Like everybody else, I read Professor Alexis Jay’s report in the systematic failure to protect young girls in Rotherham, with disbelief and anger.
It’s simply awful. But, for me, it struck a note of personal horror somewhere deep down.
You see, I’m a Pakistani woman born and raised in Scotland, as part of a Muslim family. And, at the age of 12, I relied on the help of police and local authorities to help me escape from honour abuse and the threat of forced marriage. As a result of my experiences, I now dedicate most of my spare time to raising awareness of these issues. I’m currently working to establish a free mental health service for those who have suffered similar abuses.
Victims are treated like criminals
Throughout the course of my work, I’ve come to understand a few things. If you are a rape victim, you can generally expect to be dismissed, disbelieved and made to relive your terrifying experiences in great detail in order to convince a courtroom that justice should be served on your attacker. Your behaviour and character will be dissected to deduce how irresponsible and, therefore culpable, you are.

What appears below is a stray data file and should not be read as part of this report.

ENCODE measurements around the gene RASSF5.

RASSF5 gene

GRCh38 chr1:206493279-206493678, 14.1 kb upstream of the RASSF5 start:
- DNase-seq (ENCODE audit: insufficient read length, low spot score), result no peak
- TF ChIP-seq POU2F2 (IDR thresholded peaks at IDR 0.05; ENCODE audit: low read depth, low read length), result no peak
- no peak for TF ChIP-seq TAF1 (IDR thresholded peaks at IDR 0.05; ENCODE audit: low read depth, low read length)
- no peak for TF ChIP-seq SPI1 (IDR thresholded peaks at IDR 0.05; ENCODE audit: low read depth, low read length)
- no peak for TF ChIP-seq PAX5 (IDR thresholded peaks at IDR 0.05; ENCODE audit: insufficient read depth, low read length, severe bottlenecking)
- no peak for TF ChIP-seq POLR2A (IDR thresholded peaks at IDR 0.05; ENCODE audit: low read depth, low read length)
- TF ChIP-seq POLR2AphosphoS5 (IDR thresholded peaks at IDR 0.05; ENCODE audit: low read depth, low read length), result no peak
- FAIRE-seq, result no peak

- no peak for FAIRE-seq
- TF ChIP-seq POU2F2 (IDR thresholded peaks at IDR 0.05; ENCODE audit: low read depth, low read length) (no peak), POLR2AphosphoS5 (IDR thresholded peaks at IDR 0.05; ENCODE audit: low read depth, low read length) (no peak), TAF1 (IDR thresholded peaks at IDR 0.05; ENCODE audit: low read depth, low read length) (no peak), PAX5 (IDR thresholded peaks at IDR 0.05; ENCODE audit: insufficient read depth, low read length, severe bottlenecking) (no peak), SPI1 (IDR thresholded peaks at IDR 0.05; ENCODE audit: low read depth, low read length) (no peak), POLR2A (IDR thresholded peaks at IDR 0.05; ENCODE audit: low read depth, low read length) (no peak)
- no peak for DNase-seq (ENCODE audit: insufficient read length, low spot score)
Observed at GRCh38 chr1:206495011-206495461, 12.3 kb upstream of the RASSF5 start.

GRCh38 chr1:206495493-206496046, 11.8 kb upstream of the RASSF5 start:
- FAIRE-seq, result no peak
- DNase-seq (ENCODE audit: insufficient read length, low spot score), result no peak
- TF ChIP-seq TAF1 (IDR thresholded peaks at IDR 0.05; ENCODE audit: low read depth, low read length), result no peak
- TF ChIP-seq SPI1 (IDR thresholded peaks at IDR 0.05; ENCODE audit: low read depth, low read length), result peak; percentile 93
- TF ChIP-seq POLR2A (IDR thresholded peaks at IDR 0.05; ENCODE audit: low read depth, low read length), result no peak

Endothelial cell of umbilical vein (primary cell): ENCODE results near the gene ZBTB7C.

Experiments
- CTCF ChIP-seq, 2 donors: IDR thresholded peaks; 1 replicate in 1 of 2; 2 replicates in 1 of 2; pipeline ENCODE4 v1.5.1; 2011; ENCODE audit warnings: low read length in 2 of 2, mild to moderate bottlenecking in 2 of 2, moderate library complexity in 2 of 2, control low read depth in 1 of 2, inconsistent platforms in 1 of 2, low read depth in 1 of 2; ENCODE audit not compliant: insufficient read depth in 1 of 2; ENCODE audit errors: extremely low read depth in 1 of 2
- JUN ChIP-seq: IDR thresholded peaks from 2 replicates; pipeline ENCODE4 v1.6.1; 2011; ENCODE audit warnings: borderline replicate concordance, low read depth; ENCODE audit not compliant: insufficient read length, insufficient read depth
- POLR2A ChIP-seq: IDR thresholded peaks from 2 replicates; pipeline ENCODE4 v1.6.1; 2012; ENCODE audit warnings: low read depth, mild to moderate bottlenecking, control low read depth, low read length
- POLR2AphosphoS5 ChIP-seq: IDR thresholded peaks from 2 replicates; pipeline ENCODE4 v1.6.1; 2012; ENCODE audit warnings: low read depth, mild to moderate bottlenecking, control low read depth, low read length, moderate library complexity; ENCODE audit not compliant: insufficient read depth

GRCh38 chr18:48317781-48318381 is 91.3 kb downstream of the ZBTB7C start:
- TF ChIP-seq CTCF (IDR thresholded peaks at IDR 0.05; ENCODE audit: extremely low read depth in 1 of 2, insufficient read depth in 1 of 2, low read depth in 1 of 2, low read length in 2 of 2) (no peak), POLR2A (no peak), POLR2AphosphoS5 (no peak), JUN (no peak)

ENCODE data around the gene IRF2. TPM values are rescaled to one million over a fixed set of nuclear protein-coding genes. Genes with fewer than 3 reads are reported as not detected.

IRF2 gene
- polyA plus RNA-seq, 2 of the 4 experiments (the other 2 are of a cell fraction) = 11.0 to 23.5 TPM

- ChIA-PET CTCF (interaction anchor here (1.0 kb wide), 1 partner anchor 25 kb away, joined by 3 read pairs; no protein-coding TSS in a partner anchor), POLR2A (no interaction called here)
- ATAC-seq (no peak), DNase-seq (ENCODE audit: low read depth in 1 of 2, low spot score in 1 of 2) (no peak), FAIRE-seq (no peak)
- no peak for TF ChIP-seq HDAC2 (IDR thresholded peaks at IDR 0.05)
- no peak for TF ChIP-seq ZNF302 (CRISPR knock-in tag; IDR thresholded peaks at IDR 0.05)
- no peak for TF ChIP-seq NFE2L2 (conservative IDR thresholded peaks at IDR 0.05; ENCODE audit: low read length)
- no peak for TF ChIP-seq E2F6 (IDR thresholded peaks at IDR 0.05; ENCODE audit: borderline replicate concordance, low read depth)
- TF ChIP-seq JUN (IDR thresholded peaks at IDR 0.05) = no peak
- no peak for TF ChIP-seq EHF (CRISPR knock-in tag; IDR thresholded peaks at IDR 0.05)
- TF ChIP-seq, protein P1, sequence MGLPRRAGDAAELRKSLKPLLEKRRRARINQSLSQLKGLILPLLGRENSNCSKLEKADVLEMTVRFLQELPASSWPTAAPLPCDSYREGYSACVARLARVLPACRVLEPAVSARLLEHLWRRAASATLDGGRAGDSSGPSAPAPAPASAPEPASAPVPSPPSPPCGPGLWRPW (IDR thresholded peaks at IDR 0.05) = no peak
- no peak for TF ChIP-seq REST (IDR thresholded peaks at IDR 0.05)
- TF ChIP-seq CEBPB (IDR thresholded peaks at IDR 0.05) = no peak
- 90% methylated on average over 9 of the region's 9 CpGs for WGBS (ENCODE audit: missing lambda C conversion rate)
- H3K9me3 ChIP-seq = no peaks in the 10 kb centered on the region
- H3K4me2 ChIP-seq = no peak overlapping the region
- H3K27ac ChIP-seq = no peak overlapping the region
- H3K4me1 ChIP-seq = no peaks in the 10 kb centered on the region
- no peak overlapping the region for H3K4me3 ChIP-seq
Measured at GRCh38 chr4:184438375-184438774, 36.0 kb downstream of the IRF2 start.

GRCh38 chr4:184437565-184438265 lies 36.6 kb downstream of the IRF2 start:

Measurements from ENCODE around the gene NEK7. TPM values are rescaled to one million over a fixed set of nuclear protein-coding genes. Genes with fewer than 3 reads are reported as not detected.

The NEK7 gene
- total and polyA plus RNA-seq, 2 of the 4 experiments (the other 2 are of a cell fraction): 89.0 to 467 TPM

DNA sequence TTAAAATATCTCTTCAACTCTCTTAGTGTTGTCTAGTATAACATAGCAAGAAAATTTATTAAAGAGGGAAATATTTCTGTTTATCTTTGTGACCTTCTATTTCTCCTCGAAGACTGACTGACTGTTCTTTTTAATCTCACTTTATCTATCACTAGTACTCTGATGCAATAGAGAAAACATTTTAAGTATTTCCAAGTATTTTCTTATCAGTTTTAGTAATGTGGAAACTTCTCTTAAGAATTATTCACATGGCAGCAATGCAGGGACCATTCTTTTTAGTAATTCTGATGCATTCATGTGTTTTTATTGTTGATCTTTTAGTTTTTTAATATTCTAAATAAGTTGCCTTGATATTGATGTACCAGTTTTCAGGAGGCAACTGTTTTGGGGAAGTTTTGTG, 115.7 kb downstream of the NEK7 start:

And, after all that is over, you can expect little support in recovering from your ordeal and rebuilding your life. While some may believe that the handling of rape and sex abuse cases has become more effective in recent years, it’s now clear that this is simply not the case.
Read More: http://www.telegraph.co.uk/women/11060663/Rotherham-As-a-Pakistani-woman-Id-welcome-a-police-force-that-didnt-rely-on-imams.html